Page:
VALHALLA, N.Y. - The baffling behavior of a woman whose Mercedes SUV stopped between the crossing gates on a railroad track came under scrutiny Wednesday as investigators sought clues to a fiery commuter train crash that killed six people in Valhalla, about 20 miles north of New York City.
National Transportation Safety Board officials were looking at the Metro-North train's black-box-style recorders, seeking to learn its speed, whether brakes were applied and whether it sounded its horn as it approached the suburban New York crossing where it slammed into the SUV during Tuesday's rush hour, NTSB vice chairman Robert Sumwalt said.
At a Wednesday afternoon press conference, Sumwalt said it was unclear why the SUV being driven by Ellen Brody, 49, had stopped in the crossing just before it was hit by the train, killing her and five others who were passengers on the train.
Investigators also planned to look at the track signals' recording devices, interview the train's operators, peer into the wreckage with laser-scanning devices and seek aerial footage, he said. Sumwalt said he has no indication currently that the crossing's safety gates were not working properly.
"The big question everybody wants to know is why was this vehicle in the crossing," Sumwalt said. "Throughout the next several days our investigators will continue to document the scene."
"We intend to find out not only what happened, but we want to find out why it happened," he said earlier Tuesday at the site of the collision.
Meanwhile, officials were using dental records to identify the badly burned victims - five men on the train and the SUV driver, officials said. Several others remained hospitalized, at least two with critical or serious injuries.
Tuesday's crash was the deadliest accident in the 22-year history of one of the nation's busiest commuter railroads - one that has come under a harsh spotlight over a series of accidents in recent years.
"It's really inexplicable, based on the facts we have now," Gov. Andrew Cuomo said on WCBS-AM radio.
The wreck happened in an area where the tracks are straight but car traffic can be tricky, as drivers exiting or entering a parkway turn and cross the tracks near a wooded area and a cemetery.
The driver had gotten out of her Mercedes SUV momentarily after the crossing's safety gates came down around her and hit her car, according to the driver behind her, Rick Hope.
"I said to myself, 'The clock is ticking here, the gate is down, the bells are ringing - what are you going to do here?'" he told WNYW-TV. "She looked a little confused, gets back in the car and pulls forward" on the tracks.
Traffic was moving slowly, choked with drivers seeking to avoid the Taconic Parkway because of an accident, he noted.
"It looks like she stopped where she stopped because she didn't want to go on the tracks," Hope added. "It was dark, so maybe she didn't know she was in front of the gate."
Railroad grade crossings typically have gate arms designed to lift automatically if they hit a car or other object on the way down, railroad safety consultant Grady Cothen said. The wooden arms are designed to be easily broken if a car trapped between them moves forward or backward, he said.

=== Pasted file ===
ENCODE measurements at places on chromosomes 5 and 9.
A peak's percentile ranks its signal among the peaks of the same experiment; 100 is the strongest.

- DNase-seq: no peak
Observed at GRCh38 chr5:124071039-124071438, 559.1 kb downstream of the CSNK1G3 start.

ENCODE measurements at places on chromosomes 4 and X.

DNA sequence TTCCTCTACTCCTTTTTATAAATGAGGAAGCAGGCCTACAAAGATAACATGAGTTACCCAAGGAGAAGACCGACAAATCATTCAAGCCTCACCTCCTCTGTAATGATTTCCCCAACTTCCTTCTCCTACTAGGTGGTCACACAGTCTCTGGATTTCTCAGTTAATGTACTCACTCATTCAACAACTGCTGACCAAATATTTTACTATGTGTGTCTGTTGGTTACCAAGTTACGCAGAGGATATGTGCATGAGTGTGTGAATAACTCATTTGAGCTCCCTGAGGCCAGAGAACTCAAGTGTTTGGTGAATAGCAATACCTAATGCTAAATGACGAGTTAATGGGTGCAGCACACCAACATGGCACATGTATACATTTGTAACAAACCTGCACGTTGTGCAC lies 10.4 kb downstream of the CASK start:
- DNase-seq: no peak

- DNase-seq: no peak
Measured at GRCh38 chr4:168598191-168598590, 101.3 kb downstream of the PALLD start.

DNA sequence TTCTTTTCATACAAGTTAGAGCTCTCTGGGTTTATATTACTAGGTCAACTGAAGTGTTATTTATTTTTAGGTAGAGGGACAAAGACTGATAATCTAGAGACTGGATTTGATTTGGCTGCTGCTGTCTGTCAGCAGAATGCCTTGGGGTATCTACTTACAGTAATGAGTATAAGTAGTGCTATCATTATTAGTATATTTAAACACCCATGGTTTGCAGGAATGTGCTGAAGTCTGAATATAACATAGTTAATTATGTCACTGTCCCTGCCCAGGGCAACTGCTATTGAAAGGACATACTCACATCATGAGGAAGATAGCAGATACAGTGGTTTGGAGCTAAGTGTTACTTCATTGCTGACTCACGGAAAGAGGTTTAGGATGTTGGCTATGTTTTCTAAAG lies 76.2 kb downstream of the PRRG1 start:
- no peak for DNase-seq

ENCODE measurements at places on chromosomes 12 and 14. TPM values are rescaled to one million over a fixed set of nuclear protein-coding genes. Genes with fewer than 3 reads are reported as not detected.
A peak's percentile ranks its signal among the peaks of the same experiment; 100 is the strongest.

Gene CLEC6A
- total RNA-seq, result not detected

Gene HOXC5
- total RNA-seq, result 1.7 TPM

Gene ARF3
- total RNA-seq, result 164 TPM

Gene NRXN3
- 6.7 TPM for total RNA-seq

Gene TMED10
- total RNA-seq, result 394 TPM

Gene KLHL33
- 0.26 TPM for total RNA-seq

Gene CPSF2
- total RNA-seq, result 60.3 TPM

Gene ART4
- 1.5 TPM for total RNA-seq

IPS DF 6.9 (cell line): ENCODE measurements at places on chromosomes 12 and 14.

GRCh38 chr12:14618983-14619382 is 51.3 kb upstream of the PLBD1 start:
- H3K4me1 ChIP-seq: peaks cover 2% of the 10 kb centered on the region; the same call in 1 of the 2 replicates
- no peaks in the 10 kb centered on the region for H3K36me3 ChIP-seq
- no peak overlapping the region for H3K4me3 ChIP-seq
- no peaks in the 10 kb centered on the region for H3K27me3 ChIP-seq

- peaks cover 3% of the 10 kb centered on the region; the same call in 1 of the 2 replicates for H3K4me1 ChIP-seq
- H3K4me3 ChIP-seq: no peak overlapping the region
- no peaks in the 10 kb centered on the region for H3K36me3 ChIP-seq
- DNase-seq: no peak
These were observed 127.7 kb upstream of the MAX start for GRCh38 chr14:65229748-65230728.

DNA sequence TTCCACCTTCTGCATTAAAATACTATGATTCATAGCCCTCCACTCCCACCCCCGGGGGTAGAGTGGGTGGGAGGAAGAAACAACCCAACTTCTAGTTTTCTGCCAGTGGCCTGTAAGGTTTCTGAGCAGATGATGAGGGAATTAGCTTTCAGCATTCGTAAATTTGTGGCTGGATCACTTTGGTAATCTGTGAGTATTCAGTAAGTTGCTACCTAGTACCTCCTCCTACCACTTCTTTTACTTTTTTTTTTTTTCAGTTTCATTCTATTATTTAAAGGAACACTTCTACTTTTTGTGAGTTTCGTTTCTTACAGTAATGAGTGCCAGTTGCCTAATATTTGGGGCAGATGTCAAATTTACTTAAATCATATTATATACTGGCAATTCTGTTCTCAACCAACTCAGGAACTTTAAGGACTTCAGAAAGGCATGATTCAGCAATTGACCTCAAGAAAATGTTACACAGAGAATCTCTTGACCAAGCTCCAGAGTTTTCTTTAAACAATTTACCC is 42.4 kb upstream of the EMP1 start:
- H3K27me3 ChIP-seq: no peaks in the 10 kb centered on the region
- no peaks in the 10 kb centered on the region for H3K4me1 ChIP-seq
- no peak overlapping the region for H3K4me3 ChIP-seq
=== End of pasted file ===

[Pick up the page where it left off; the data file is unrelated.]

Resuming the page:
As of Wednesday morning, transit officials hadn't found any problems with the tracks or signal, Westchester County Executive Rob Astorino said.
It was not the first deadly crash at the site: A Metro-North train hit a truck, killing its driver, at the same Commerce Street crossing in 1984, according to Federal Railroad Administration records.
The impact of Tuesday's crash was so powerful that the electrified third rail came up and pierced the train, and the SUV was pushed about 400 feet.
Cuomo said the SUV's gas tank apparently exploded, starting a fire that consumed the SUV and the train's first car, which was left blackened and mangled.
Elizabeth Bordiga was commuting home from her New York City nursing job when she suddenly felt the train jerk a few times. She and other passengers in the middle part of the train started calmly walking to the back. But then they started smelling gasoline, "and somebody said, "There's a fire," she recalled.
But they couldn't open the emergency window or figure out how to escape until a firefighter in the train got a door open, she said. Commuters lifted each other down from the train to the ground about 7 feet below, said Bordiga, who uses a cane.
"When I was on the ground, I looked to the right and saw flames. I couldn't believe it," she said.
In the first car, a man whose own hands were burned elbowed open the emergency exit latch, allowing some of the train's roughly 700 passengers to escape, passenger Christopher Gross recalled on ABC's "Good Morning America."
The train's engineer tried to rescue people until the smoke and flames got so severe that he had to escape, Astorino said.
Every day, trains travel across more than 212,000 highway-grade rail crossings in the U.S. There are an average of 230 to 250 deaths a year at such crossings, down over 50 percent from two decades ago, FRA figures show.
Risky driver behavior or poor judgment accounts for 94 percent of grade crossing accidents, according to a 2004 government report.
Metro-North is the nation's second-busiest commuter railroad, after the Long Island Rail Road, serving about 280,000 riders a day.
Late last year, the NTSB issued rulings on five Metro-North accidents in New York and Connecticut in 2013 and 2014, repeatedly finding fault with the railroad.
Among the accidents was a 2013 derailment that killed four people, the railroad's first passenger fatalities, in the Bronx. The NTSB said the engineer had fallen asleep at the controls because of a severe, undiagnosed case of sleep apnea.